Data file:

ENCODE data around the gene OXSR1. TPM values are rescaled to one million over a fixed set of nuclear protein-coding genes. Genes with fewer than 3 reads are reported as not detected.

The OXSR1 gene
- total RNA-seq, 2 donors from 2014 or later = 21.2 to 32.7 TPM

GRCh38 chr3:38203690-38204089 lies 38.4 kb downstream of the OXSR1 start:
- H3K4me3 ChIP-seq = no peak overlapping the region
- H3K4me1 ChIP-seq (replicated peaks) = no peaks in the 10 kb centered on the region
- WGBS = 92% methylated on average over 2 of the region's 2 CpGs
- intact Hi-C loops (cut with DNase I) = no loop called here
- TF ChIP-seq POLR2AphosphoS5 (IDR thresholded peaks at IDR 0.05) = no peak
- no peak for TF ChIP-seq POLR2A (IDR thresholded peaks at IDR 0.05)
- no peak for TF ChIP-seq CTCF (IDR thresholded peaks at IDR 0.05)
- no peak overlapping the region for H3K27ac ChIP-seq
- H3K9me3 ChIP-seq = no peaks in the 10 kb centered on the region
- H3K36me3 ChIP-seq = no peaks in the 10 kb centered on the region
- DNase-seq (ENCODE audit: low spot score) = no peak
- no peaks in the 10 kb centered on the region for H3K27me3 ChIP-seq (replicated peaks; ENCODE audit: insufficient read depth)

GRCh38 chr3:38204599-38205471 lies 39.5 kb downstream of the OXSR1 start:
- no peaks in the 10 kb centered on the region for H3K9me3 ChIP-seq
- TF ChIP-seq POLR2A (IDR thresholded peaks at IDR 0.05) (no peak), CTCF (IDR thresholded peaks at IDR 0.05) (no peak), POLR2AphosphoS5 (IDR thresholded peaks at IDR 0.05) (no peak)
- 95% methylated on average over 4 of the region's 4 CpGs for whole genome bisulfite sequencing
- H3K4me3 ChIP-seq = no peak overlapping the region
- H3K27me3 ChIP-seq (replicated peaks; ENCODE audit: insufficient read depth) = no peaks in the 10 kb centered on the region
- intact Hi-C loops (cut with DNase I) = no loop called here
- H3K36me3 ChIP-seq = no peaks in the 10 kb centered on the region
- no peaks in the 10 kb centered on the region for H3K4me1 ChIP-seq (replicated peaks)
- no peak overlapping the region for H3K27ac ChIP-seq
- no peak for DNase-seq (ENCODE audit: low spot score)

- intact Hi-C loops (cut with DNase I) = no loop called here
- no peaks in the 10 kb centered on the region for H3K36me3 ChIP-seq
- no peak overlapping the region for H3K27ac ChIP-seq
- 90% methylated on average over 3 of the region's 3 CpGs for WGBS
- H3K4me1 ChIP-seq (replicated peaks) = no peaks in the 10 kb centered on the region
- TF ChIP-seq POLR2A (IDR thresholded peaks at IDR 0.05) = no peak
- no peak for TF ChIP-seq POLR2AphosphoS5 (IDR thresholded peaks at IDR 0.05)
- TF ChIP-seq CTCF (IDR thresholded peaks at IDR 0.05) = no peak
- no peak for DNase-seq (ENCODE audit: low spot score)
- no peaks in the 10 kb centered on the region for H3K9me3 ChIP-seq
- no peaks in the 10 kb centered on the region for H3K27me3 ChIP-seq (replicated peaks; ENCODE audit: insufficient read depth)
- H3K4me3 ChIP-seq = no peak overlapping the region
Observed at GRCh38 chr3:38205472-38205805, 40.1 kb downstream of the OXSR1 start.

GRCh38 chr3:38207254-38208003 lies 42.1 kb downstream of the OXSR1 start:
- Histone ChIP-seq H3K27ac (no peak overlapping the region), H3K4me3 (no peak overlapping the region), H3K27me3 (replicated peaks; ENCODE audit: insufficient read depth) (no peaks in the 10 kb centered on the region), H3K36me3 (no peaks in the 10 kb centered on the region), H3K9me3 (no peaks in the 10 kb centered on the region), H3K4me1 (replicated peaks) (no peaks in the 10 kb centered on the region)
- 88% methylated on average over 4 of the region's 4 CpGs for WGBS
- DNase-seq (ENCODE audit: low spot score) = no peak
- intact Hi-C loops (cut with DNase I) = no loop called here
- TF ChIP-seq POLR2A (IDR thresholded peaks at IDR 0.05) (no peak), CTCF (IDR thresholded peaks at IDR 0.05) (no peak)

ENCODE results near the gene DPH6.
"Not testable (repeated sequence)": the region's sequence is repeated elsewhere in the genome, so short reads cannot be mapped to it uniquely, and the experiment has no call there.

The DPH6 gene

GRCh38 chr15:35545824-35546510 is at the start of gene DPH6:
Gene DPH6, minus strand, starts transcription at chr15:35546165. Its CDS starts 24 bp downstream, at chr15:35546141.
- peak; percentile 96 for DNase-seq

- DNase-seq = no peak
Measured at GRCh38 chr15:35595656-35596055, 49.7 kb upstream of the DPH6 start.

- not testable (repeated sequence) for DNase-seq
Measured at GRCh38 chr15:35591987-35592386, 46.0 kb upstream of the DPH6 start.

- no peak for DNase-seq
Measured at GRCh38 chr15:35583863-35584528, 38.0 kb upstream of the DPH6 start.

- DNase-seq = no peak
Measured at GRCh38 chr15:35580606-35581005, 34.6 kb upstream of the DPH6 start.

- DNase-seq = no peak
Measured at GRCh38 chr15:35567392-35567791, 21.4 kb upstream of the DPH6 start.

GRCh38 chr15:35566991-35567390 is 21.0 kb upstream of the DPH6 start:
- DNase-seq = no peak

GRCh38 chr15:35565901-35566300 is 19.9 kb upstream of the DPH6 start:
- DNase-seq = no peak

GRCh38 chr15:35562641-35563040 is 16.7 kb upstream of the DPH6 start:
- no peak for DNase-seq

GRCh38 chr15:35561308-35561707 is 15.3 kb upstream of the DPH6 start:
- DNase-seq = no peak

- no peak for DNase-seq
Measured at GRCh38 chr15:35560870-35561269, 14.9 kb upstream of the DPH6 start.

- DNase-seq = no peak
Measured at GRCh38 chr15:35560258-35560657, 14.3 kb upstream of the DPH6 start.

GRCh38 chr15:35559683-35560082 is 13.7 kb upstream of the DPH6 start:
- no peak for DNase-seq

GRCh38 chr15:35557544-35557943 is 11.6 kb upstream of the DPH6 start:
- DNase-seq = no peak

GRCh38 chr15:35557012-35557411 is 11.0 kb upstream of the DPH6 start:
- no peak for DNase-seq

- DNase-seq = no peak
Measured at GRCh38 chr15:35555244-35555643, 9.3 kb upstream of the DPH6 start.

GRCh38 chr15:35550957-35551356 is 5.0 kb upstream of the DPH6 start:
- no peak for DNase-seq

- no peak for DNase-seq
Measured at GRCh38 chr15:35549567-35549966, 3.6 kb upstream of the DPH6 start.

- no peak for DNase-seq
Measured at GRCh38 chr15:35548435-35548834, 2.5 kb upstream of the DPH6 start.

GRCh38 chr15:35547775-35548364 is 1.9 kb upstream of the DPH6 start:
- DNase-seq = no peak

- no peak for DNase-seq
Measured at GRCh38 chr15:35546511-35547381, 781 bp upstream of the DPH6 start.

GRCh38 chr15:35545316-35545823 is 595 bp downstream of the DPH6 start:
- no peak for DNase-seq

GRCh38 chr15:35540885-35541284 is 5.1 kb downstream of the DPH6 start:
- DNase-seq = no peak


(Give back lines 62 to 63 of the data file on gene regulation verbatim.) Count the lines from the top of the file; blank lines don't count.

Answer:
Measured at GRCh38 chr15:35567392-35567791, 21.4 kb upstream of the DPH6 start.

GRCh38 chr15:35566991-35567390 is 21.0 kb upstream of the DPH6 start: